CHAPTER THIRTY-FOUR

Summary

Clyde has dinner with the Starks that evening. Knowing any pregnancy queries he makes in Lycurgus would immediately hit the grapevine, he decides to go to another, larger city to visit a druggist and find a solution. He decides on going to Schenectady the next evening but, facing Roberta tomorrow, decides to excuse himself early from the dinner - claiming to take care of some work-related matter - and head to Schenectady that very evening. He looks at several different shops before choosing one, pretending to be a married man who can't afford to have children but whose wife became pregnant. The druggist is a strongly religious man and states plainly that he carries nothing that can help Clyde. Feeling more desperate and emboldened, he goes to another drugstore and using the same story speaks to the employee working the counter. The employee sells Clyde a remedy for six dollars, but Clyde forgets to ask for any special instructions. He immediately takes the remedy to Roberta, who is pleased at such a rapid solution but also wary of its effectiveness. Not wanting to make another mistake, Clyde acts in a friendly but remote manner to Roberta, which only troubles her further.

Notes

That Clyde decides to go outside of Lycurgus to find a solution to Robertaís pregnancy shows how much he values keeping the secret which would ruin his chances with Sondra; that he forgets to get instructions for the medicine shows how little he cares about Roberta and her situation. He wants a quick solution and doesnít care how it works, just that it happens and sets him free from Roberta.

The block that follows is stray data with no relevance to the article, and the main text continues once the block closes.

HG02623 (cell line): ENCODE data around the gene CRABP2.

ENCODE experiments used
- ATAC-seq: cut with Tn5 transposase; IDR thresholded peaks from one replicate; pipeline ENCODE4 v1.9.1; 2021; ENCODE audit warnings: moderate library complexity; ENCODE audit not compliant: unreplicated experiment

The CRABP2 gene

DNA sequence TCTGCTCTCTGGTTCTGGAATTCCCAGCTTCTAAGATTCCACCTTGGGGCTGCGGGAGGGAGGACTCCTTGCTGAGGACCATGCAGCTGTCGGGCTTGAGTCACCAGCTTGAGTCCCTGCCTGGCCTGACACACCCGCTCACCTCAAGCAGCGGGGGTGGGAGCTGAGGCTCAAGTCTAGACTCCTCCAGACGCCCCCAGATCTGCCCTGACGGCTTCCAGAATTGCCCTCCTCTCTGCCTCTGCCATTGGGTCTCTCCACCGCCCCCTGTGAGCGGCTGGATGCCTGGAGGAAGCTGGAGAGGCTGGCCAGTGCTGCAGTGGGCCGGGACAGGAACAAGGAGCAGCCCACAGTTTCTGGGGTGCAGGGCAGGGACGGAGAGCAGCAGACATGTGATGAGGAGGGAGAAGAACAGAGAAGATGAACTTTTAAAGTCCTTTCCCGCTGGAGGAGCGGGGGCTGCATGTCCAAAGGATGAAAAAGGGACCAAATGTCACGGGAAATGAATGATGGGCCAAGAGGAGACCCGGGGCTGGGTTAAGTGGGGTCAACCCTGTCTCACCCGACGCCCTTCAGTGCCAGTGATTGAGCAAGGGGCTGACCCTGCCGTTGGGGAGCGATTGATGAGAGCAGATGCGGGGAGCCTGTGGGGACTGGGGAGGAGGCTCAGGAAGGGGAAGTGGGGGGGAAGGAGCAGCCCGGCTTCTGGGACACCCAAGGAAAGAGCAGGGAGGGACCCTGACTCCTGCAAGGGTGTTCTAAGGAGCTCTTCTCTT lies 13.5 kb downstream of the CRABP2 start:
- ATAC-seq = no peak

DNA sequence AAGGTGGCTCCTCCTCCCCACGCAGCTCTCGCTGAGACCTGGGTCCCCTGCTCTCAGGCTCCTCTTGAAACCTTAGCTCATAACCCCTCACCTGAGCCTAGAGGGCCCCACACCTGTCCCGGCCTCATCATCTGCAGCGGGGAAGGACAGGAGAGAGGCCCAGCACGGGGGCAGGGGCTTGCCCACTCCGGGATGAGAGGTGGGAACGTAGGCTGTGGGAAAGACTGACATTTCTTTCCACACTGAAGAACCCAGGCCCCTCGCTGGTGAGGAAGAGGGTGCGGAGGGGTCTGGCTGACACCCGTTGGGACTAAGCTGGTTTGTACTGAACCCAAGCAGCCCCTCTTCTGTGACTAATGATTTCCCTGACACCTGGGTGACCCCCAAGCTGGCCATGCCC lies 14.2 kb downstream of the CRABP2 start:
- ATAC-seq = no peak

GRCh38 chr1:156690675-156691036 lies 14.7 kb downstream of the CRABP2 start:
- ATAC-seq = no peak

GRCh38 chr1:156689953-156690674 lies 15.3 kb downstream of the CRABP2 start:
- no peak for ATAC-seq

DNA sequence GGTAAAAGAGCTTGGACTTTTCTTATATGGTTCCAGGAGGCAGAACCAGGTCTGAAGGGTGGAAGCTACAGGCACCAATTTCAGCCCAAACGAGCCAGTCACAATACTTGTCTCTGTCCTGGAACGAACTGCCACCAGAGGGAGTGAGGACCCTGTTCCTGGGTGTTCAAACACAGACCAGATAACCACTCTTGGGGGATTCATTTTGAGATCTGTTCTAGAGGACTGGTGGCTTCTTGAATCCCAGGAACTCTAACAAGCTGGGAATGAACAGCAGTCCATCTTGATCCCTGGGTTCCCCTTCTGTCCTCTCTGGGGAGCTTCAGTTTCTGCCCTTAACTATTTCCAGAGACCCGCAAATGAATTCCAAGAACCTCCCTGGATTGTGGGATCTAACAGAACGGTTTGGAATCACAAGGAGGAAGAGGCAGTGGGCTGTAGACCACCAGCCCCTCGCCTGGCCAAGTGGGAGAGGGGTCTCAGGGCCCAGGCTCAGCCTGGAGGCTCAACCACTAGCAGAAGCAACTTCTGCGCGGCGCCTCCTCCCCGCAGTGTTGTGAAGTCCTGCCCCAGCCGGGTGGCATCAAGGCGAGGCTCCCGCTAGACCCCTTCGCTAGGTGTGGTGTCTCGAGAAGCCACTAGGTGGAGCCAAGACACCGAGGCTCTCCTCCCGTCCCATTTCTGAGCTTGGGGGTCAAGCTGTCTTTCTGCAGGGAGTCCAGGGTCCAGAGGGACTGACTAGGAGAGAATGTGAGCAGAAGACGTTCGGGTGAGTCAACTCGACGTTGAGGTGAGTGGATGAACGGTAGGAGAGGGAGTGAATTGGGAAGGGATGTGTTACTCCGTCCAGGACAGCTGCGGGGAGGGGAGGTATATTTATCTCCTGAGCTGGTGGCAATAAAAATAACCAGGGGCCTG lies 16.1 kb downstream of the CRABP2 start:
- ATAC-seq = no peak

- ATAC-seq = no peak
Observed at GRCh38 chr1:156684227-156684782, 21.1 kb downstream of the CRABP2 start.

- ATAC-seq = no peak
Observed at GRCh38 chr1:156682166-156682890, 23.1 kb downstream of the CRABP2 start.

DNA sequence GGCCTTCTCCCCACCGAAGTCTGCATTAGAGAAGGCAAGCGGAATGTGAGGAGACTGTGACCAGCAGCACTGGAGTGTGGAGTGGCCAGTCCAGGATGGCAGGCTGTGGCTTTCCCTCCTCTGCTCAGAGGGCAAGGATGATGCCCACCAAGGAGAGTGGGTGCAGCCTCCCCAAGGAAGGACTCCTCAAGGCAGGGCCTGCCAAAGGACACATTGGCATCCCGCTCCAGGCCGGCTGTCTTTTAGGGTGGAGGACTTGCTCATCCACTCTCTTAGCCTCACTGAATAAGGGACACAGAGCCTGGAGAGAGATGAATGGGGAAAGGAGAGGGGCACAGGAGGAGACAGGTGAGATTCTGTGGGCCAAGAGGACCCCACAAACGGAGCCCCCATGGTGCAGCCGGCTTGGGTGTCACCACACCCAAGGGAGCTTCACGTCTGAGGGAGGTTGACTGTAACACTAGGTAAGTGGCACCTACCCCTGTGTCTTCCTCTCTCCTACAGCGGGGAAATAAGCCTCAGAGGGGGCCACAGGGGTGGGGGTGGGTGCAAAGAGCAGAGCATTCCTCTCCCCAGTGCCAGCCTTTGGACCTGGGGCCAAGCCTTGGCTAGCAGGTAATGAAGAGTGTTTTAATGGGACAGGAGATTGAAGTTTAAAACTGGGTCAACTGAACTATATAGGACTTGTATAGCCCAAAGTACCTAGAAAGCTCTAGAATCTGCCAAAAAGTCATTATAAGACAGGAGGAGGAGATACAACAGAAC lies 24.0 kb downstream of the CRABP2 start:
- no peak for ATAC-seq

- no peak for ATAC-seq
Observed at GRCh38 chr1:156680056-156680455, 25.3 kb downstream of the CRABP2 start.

CHAPTER THIRTY-FIVE

Summary

The remedy does not work. Roberta takes off from work while she tries the remedy and, when it has no effect, she doubles the hourly dose she gives herself. Clyde decides to visit the drugstore employee in Schenectady a second time. In the meanwhile, he attends a party at the Cranstons, where he meets Sondra and others of that elevated social circle. While he wows the group with a parlor trick, escorts Sondra home, and is even allowed to kiss her, he can't stop thinking of Roberta. He decides to write to Ratterer that night for advice, but first stops at Roberta's room to check up on her. She is not doing well but still pregnant; they agree that in the morning she'll leave a signal, curtains drawn or open, to let Clyde know if he'll need to visit the druggist. The curtains are closed, so Clyde goes to Schenectady; the employee he spoke with before now advises Clyde to have his "wife" take a hot bath or engage in strenuous exercise, then assures Clyde that nothing may be wrong and that the menstrual cycle may simply not be on time. Desperate, Clyde asks if there are any doctors he can approach; the way he asks the question makes the drugstore employee suspect that Clyde isn't really married, and as a result the man refuses to give any names and stressing that what Clyde seeks is illegal.

Clyde returns to Roberta with a renewal of the first prescription, which Roberta initially resists as being ineffective. She's correct and Clyde decides on approaching a doctor - however, he knows being who he is and especially looking so alike to cousin Gilbert, will make it difficult. Further, his affluent appearance may mean that the doctor may charge him more. Thus, he decides that Roberta should approach this hypothetical doctor by herself - to not only keep Clyde's reputation clear but also to keep the price lower. Realizing how shabby his plan is and how shamed he should feel, he nevertheless asks Roberta to take this approach. She resists again, and again she agrees with Clyde. Satisfied with this agreement, Clyde is happy that he's extricated himself from a socially harmful meeting - and that afterwards, he and Roberta will go their separate ways.

Notes

The secrecy of the relationship is reinforced by the window signals by which Roberta informs Clyde of her condition. The druggist in Schenectady is shown to have a moral code of his own when he refuses to give Clyde further help. This gives some complexity to his character and to the issue of abortion: the ending of a pregnancy is a serious matters and Dreiser emphases that those who assist in such matters have moral boundaries they observe and arenít advocates of its wholesale use by anyone.